The October Myth: The Month of Crashes?

Piece Written by Nkosilathi Dube, Trive Financial Market Analyst

Historically, the month of October has seen the occurrence of several significant stock market crashes, making it a month synonymous with a considerable loss in the value of stock markets.

What Is a Market Crash?

A stock market crash is a sudden, sharp, and significant decline in the overall value of a stock market index. It is characterized by a rapid and substantial drop in stock prices, often leading to financial panic, widespread selling, and a significant loss of investor confidence. A combination of factors such as economic downturns, investor sentiment, geopolitical events, or structural issues within financial markets typically causes them.

Some Of the Most Notable Market Crashes Include:

Black Tuesday (October 29, 1929): This was the infamous day that marked the start of the Great Depression. On this day, the Dow Jones Industrial Average plummeted by nearly 23%. Black Tuesday was triggered by a speculative stock market frenzy, overvaluation, and underlying economic weaknesses. A surge in panic selling led to a historic stock market crash, wiping out billions in value and triggering the Great Depression.

Black Monday (October 19, 1987): Often referred to as the “1987 Crash,” this was the largest single-day percentage loss in U.S. stock market history. The Dow Jones fell by over 22%. Black Monday was triggered by a combination of factors, including overvaluation and computerized trading, where sequential waves of programmed stock sell orders initiated a chain reaction, setting off a cascading impact in the market.

Asian Financial Crisis (October 1997): While not a single-day crash, the Asian Financial Crisis, which had a significant impact on global markets, intensified in October 1997. The Asian Financial Crisis was primarily caused by a combination of overleveraged financial systems, currency pegs that became unsustainable, speculative attacks on Asian currencies, and unsustainable levels of foreign debt. This led to a sudden loss of confidence in Asian currencies, triggering widespread financial turmoil and economic recession across the region.

Global Financial Crisis (September-October 2008): While the roots of the crisis began earlier, it escalated dramatically in September and October of 2008, culminating in the worst financial crisis since the Great Depression. A complex interplay of factors triggered the Global Financial Crisis. It was propelled by the bursting of the U.S. housing bubble, risky mortgage lending, widespread securitization, and a subsequent banking crisis. This led to a worldwide credit crunch, financial instability, and a severe global economic downturn. It took four years for the Dow Jones to recover from the crash fully.

Source: Trive – Dow Jones Indices, Nkosilathi Dube

While these events occurred in October, it’s important to note that stock market crashes can and have happened in other months as well. Economic and geopolitical factors, along with market sentiment, play significant roles in shaping market movements. It’s crucial for investors to be aware of historical patterns but also to understand that past performance does not guarantee future results.

In contrast, October, historically perceived with caution in the stock market, has revealed surprising resilience over the past three decades. Schroders’ meticulous analysis of four major stock indices spanning from 1987 to 2018 illuminates a compelling narrative. Amongst the twelve months, October remarkably emerges as the third most robust performer, trailing only December and April, with a 69% frequency of growth.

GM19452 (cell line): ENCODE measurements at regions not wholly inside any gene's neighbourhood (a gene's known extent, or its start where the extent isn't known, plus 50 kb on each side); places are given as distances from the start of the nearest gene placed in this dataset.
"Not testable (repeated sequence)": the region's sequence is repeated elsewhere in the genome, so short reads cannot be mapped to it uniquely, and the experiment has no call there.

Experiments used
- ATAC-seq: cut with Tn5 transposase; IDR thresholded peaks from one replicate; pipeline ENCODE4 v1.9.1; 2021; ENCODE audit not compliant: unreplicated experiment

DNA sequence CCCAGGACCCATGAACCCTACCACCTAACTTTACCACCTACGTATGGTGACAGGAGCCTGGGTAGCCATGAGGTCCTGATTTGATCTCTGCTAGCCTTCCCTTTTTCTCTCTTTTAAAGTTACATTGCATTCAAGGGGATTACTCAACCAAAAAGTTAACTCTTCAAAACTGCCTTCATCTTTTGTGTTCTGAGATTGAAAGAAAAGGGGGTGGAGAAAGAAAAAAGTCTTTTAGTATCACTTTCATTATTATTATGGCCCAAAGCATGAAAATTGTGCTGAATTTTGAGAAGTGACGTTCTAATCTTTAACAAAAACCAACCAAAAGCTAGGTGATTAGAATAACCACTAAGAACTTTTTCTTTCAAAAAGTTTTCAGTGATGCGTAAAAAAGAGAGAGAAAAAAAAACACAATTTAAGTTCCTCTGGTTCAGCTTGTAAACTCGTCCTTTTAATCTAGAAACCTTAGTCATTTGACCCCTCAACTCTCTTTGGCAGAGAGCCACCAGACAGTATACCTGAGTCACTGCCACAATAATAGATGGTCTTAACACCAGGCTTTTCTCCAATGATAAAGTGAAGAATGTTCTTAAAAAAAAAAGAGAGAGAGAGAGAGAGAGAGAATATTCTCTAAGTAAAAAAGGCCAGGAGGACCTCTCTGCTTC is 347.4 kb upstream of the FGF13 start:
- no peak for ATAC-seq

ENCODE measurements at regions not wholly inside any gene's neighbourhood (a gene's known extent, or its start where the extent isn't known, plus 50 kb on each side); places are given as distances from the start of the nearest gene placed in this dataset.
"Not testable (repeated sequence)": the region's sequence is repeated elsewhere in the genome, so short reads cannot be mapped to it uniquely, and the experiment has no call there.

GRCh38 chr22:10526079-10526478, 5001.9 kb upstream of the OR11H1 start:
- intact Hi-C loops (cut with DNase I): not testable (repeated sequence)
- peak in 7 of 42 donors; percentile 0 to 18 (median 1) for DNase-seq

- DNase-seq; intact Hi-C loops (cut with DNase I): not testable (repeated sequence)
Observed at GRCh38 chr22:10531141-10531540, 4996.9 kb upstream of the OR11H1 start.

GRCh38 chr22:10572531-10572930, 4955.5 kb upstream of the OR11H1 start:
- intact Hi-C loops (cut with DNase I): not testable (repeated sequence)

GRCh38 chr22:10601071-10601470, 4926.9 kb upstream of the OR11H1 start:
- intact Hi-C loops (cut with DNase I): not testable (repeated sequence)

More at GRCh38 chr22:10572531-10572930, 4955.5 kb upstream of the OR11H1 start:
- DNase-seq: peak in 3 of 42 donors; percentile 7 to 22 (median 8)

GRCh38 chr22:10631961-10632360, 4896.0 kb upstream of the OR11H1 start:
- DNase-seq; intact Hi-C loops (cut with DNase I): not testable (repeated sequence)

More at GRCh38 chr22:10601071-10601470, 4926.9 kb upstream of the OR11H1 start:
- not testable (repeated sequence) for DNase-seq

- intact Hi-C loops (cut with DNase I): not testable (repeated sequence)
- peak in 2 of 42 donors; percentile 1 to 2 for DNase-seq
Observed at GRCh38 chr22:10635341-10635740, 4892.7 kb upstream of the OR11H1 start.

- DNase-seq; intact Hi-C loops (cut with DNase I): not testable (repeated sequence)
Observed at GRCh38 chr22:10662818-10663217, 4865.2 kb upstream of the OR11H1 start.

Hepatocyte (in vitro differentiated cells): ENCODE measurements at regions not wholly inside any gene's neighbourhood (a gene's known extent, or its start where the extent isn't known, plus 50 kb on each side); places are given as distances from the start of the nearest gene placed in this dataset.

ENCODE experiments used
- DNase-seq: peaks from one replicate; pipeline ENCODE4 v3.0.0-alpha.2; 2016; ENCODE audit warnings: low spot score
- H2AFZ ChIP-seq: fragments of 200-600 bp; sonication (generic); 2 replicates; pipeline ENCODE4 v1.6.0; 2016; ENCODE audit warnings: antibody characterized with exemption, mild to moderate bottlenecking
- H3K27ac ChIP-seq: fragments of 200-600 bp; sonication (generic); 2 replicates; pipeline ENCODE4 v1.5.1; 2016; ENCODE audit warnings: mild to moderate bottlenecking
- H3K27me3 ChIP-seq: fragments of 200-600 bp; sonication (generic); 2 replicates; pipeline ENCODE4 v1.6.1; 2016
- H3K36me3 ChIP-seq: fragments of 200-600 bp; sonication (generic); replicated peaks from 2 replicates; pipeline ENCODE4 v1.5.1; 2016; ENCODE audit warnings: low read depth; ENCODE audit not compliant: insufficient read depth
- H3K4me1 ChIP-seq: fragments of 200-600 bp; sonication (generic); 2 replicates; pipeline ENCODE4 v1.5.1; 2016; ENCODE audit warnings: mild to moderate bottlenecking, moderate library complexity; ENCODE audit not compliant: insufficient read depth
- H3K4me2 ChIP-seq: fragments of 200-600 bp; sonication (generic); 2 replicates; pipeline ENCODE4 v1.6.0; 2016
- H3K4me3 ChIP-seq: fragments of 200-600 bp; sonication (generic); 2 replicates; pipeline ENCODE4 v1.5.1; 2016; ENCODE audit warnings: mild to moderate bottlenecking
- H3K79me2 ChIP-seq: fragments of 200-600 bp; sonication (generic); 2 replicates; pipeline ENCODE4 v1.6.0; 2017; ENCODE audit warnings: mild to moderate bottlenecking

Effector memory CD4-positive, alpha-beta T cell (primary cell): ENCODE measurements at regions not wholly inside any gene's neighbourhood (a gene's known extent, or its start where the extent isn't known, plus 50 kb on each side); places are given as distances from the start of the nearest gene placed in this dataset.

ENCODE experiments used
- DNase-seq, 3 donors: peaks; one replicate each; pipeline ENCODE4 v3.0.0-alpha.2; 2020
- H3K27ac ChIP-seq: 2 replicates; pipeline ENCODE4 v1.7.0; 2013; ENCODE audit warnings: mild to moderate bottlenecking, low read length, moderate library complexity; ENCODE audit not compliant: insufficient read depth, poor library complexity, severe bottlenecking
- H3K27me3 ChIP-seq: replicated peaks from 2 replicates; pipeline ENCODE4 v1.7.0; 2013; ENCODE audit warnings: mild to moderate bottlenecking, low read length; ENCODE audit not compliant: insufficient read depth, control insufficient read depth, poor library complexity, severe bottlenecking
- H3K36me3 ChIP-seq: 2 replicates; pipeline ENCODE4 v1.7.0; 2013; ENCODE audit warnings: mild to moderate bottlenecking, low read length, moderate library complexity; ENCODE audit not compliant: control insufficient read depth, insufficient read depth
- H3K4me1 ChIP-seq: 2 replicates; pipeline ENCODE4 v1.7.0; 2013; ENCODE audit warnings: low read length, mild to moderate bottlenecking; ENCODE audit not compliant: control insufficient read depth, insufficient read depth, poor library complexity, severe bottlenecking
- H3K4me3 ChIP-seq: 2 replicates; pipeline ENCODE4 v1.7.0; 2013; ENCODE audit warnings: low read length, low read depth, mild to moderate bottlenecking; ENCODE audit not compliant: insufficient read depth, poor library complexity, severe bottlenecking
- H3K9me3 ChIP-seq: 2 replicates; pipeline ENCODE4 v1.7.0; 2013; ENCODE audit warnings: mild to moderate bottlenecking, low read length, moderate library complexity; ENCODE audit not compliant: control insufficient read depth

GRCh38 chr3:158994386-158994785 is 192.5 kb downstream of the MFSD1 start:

Source: Trive – Schroders, Visual Capitalist, Nkosilathi Dube

This revelation defies conventional wisdom, offering investors a fresh perspective on the month often associated with market volatility. The study delves into the performance of prominent indices, encompassing the:

  • FTSE 100: representing the cream of London’s stock exchange, the top 100.
  • MSCI World: a comprehensive gauge of over 1,000 companies across developed markets.
  • S&P 500: a benchmark of America’s top 500 traded firms.
  • Eurostoxx 50: an index spotlighting the elite 50 blue-chip stocks in the Eurozone.


The findings, encapsulated in percentages, portray the historical frequency of these indices ascending within specific months. October, once notorious for market crashes, has defied expectations. Schroders’ analysis reveals it as the third strongest month, challenging conventional wisdom. This resilience, with a 69% growth frequency, offers a fresh perspective. Understanding historical patterns is crucial, yet it’s vital to remember that past performance doesn’t guarantee future outcomes.

Source: Schroders, Visual Capitalist, Investopedia, Dow Jones Indices, TradingView

This material is provided for informational purposes only and does not constitute financial, investment or other advice. No opinion contained in this material constitutes a recommendation by Trive Financial Services Malta Limited or its author as to any particular investment, transaction or investment strategy and should not be relied upon in making any investment decision. In particular, the information does not take into account the individual investment objectives or financial circumstances of the individual investor. Trive Financial Services Malta Limited shall not be liable for any loss, damage or injury arising from the use of this information. CFDs are complex instruments and come with a high risk of losing money rapidly due to leverage. 73% of retail investor accounts lose money when trading CFDs with Trive Financial Services Malta Limited. You should consider whether you understand how CFDs work and whether you can afford to take the high risk of losing your money.